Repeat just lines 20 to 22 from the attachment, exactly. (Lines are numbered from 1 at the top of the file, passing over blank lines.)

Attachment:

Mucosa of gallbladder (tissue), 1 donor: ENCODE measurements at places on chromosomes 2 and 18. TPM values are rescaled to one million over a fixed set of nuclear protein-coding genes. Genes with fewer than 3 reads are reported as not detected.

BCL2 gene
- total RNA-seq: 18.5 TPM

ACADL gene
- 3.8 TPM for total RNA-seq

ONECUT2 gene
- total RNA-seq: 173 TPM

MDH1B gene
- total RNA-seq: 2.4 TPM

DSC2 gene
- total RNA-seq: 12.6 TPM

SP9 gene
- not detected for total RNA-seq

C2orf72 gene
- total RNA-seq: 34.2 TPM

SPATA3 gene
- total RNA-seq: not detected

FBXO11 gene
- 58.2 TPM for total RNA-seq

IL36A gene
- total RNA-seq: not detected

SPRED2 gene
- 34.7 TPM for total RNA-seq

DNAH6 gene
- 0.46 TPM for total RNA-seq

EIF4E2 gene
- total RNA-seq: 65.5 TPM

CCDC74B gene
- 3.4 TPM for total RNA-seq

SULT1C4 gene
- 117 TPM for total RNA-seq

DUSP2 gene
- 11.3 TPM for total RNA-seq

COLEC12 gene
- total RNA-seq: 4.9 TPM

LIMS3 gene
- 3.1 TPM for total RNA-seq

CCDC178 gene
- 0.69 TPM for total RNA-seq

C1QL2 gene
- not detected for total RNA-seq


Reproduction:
IL36A gene
- total RNA-seq: not detected

SPRED2 gene